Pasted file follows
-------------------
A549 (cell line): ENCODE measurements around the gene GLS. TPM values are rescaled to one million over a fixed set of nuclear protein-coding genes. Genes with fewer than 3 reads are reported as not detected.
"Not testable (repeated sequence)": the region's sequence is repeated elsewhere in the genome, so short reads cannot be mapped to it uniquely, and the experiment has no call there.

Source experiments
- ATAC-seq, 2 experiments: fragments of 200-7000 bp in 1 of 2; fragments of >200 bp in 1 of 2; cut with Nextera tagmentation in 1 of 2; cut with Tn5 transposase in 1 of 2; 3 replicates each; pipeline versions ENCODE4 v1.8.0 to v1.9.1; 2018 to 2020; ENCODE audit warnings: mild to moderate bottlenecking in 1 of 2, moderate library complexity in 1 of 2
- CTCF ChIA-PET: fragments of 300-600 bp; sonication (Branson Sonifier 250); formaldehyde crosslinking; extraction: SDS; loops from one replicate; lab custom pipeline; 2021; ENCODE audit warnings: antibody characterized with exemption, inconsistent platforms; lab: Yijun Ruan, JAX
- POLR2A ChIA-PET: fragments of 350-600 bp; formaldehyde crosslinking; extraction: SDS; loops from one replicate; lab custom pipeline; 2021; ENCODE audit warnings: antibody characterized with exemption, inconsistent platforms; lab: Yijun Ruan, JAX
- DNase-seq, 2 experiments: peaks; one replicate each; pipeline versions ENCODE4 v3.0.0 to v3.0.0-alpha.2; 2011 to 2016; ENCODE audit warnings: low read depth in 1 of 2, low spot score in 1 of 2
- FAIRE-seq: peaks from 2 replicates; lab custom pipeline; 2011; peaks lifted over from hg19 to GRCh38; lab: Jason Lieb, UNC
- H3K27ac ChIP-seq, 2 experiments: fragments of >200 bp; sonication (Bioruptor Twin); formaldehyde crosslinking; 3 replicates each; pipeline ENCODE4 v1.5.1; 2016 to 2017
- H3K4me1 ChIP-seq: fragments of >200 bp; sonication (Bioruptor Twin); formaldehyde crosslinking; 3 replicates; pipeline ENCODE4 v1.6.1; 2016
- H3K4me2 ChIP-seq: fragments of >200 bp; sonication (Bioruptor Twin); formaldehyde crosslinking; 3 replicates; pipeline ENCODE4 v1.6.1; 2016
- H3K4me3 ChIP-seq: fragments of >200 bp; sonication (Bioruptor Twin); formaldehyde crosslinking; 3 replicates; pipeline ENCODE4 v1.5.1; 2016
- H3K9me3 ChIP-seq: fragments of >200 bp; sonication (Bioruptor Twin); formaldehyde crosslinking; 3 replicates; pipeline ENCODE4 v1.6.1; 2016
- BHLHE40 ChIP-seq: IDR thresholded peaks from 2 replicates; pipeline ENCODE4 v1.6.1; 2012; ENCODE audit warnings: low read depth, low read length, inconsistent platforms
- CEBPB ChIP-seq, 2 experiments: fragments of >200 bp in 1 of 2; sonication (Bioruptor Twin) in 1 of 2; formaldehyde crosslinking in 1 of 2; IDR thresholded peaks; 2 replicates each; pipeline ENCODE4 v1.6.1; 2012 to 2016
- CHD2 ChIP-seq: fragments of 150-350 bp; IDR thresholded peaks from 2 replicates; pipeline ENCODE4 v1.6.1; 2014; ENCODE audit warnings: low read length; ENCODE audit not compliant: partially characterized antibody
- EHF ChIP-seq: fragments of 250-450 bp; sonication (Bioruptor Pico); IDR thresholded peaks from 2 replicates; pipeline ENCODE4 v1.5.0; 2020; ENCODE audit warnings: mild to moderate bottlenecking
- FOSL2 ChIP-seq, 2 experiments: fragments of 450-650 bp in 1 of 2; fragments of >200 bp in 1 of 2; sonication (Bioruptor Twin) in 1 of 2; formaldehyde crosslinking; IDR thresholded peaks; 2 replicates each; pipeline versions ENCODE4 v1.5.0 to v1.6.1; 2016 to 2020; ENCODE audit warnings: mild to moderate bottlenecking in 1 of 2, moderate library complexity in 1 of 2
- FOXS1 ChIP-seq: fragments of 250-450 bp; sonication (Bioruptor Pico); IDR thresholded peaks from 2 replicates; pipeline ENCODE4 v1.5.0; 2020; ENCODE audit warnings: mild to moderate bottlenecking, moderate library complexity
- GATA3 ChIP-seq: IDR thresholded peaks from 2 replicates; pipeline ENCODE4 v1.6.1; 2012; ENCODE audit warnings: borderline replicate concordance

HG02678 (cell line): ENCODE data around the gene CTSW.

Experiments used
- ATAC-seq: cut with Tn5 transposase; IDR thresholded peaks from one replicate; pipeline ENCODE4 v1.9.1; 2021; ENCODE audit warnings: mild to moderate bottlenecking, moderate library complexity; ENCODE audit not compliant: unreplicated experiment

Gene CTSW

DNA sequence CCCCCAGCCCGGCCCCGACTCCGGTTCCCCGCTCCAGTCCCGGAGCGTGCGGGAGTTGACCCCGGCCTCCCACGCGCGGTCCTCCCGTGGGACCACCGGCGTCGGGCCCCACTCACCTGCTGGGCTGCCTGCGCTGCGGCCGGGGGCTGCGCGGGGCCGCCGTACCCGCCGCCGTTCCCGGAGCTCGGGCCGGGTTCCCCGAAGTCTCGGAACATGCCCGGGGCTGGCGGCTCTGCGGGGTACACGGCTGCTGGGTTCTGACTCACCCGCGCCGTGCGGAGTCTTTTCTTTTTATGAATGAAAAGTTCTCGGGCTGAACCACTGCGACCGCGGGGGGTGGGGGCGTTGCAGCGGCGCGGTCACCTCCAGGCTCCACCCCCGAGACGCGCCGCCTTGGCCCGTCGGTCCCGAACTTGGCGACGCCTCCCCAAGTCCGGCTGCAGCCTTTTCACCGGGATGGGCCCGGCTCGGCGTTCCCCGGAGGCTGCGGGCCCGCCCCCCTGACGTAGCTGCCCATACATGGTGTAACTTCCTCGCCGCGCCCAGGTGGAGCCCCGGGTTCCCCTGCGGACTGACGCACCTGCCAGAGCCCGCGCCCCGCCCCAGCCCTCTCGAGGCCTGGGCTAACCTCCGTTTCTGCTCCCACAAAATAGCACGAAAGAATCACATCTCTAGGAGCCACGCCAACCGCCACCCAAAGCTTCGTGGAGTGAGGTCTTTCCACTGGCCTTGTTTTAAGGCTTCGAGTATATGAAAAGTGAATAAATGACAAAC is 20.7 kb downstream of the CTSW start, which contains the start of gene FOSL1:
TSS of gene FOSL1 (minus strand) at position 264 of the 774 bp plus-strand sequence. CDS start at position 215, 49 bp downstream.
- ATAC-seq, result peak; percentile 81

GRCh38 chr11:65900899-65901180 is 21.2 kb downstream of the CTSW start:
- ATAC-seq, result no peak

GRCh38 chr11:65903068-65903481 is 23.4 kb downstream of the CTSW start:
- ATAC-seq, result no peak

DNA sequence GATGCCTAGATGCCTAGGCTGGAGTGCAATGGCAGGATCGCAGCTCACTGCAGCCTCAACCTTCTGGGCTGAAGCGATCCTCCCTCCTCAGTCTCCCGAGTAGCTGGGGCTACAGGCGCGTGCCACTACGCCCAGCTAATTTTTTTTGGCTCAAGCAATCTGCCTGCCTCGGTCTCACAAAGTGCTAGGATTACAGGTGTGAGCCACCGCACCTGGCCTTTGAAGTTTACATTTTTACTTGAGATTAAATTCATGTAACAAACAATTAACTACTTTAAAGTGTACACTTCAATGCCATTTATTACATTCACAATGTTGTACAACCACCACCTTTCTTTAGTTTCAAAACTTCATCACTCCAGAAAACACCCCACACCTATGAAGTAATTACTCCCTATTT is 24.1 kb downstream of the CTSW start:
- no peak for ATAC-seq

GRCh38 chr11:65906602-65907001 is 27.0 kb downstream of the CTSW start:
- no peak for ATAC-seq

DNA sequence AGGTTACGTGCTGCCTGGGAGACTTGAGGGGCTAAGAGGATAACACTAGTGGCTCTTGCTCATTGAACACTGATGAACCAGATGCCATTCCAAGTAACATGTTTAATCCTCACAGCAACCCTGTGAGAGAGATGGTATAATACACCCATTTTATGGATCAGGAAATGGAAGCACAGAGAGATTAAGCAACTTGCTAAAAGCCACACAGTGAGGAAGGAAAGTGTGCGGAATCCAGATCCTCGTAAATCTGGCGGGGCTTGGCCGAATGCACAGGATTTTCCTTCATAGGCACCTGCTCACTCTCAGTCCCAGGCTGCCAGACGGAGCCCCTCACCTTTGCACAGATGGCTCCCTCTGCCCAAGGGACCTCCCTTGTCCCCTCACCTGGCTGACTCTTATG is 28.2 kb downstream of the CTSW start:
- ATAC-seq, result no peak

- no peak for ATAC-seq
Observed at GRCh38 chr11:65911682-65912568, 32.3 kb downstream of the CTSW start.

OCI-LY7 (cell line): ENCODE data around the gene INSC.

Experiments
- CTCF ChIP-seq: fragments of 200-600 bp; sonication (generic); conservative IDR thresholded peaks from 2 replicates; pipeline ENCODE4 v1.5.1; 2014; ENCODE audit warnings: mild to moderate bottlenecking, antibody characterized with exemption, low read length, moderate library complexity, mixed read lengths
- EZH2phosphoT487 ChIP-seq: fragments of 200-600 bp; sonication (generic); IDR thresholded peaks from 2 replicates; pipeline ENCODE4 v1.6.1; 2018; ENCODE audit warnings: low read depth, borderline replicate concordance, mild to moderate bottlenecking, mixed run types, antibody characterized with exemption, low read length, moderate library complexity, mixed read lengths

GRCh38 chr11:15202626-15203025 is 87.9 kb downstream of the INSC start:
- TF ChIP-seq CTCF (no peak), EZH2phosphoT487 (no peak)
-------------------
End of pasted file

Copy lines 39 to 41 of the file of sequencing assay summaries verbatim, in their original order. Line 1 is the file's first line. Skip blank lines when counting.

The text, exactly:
Observed at GRCh38 chr11:65911682-65912568, 32.3 kb downstream of the CTSW start.

OCI-LY7 (cell line): ENCODE data around the gene INSC.

Experiments